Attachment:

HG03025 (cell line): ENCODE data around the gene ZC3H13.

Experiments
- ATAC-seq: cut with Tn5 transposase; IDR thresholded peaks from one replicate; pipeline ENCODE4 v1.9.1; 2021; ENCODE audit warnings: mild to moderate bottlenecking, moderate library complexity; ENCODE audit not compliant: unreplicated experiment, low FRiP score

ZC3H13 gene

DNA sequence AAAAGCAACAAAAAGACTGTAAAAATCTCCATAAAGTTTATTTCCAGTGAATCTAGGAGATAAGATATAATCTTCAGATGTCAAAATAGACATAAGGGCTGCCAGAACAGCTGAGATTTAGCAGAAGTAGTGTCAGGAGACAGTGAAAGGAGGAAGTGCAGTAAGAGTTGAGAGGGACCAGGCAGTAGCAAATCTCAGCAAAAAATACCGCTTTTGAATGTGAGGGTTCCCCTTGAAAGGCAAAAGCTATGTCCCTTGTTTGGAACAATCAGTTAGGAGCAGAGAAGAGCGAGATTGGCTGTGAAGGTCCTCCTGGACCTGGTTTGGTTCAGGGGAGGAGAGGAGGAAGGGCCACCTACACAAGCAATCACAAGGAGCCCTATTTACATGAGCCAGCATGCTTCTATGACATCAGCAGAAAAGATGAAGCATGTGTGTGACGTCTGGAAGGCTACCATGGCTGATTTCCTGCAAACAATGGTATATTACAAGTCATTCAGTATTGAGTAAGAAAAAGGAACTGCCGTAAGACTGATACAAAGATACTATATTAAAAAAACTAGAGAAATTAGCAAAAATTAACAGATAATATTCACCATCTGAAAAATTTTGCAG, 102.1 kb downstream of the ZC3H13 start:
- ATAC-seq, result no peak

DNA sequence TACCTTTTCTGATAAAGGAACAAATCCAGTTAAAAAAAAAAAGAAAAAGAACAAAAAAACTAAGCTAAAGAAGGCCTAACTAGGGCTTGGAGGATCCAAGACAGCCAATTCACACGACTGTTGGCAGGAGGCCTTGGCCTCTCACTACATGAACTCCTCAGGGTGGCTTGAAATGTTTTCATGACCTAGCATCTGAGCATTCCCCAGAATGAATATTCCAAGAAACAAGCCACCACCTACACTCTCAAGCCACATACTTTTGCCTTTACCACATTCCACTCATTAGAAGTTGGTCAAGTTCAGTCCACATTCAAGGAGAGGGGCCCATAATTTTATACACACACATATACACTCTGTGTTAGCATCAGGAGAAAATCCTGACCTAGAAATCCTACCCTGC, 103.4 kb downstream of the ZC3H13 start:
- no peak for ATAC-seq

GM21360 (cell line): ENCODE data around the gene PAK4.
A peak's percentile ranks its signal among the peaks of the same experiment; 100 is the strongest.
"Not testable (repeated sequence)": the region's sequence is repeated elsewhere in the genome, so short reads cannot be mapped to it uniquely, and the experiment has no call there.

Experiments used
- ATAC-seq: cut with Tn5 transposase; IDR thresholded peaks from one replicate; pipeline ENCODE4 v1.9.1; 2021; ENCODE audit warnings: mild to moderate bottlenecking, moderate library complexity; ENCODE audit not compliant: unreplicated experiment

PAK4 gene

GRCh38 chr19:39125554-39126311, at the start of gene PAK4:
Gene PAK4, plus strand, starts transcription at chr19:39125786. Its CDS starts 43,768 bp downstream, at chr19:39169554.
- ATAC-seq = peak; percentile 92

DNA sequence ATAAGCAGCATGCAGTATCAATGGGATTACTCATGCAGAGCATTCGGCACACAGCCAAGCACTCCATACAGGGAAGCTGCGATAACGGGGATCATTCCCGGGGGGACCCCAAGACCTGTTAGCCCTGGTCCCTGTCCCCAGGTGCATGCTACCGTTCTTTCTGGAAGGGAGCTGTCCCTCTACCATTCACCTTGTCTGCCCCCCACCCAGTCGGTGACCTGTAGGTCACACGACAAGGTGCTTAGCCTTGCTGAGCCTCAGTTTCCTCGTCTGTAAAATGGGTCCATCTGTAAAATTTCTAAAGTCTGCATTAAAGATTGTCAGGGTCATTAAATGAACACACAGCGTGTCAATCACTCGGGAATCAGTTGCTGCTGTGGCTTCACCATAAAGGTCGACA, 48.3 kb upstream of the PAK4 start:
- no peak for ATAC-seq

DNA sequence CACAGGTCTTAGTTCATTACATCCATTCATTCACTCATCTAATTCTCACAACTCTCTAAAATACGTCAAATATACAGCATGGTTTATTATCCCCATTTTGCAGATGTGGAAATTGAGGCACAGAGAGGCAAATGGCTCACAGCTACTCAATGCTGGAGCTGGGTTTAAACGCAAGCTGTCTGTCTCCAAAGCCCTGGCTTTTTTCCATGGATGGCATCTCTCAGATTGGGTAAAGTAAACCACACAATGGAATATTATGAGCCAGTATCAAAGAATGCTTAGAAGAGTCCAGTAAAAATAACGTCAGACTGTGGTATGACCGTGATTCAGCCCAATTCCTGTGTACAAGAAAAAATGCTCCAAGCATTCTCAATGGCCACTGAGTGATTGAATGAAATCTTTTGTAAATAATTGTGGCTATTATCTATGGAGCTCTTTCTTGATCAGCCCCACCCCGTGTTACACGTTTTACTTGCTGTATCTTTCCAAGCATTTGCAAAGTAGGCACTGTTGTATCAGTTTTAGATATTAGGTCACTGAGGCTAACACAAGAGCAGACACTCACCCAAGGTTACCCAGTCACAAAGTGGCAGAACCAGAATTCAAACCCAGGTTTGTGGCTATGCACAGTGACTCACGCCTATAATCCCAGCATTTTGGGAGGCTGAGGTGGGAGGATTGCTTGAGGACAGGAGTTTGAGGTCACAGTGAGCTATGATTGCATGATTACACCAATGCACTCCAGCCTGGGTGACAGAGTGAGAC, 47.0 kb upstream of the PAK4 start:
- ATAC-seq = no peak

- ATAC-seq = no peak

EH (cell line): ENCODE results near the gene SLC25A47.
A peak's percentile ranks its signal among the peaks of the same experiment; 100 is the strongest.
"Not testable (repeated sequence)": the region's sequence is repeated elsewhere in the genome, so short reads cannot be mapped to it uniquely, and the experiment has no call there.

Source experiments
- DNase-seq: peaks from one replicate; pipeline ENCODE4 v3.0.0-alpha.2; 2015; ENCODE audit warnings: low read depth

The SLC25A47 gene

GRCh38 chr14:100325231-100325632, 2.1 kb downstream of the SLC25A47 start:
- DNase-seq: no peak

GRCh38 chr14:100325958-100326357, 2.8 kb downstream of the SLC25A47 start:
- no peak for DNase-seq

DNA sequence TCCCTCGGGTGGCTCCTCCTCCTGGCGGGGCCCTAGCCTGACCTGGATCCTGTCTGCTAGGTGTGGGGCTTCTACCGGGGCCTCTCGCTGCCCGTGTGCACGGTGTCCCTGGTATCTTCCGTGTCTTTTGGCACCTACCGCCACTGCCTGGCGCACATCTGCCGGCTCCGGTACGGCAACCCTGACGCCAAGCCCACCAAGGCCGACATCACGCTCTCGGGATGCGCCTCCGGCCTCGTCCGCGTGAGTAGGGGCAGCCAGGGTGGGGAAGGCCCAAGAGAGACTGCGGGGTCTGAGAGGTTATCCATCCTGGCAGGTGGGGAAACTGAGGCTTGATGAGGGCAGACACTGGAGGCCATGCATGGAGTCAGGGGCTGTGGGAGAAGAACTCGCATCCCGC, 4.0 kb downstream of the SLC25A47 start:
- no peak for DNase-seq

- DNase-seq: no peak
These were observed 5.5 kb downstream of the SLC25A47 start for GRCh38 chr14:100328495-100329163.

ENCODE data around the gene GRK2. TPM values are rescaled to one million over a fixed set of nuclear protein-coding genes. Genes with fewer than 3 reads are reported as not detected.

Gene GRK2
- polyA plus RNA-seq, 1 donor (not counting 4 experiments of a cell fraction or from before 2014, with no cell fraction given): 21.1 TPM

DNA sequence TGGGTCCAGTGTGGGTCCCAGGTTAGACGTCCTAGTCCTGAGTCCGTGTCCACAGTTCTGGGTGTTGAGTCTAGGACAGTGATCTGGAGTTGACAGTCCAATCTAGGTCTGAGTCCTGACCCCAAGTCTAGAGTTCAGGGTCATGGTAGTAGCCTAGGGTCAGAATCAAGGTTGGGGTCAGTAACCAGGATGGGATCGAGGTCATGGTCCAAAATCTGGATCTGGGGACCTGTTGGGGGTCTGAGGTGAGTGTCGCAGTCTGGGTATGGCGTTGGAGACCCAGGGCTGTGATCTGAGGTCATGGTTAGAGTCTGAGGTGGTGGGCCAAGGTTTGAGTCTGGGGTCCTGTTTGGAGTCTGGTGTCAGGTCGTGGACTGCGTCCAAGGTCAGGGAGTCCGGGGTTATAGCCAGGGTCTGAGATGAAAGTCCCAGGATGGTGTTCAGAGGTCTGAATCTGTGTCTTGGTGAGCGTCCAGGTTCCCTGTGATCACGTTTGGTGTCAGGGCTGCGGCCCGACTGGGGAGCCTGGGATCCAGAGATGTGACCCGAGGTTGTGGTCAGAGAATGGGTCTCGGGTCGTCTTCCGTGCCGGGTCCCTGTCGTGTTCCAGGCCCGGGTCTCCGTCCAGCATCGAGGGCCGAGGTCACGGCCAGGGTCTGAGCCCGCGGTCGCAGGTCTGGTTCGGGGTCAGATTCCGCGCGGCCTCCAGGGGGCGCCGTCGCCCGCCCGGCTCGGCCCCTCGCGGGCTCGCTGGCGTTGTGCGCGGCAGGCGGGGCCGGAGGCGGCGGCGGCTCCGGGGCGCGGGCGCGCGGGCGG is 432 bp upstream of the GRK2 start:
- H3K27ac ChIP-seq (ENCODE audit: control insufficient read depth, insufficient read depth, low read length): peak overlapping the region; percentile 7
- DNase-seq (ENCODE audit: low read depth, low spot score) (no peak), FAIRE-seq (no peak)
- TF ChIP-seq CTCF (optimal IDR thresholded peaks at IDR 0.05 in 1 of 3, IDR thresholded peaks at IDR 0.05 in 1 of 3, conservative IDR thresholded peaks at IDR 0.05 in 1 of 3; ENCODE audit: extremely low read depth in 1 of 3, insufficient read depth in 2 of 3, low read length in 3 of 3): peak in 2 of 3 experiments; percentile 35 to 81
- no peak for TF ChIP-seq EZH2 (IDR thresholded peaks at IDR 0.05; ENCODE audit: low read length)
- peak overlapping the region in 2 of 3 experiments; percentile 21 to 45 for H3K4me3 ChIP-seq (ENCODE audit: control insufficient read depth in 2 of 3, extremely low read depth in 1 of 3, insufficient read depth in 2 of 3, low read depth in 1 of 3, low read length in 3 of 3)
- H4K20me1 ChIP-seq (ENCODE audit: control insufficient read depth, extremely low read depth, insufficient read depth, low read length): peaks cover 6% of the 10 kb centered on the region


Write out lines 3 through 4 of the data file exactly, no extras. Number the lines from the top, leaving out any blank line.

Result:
- ATAC-seq: cut with Tn5 transposase; IDR thresholded peaks from one replicate; pipeline ENCODE4 v1.9.1; 2021; ENCODE audit warnings: mild to moderate bottlenecking, moderate library complexity; ENCODE audit not compliant: unreplicated experiment, low FRiP score

ZC3H13 gene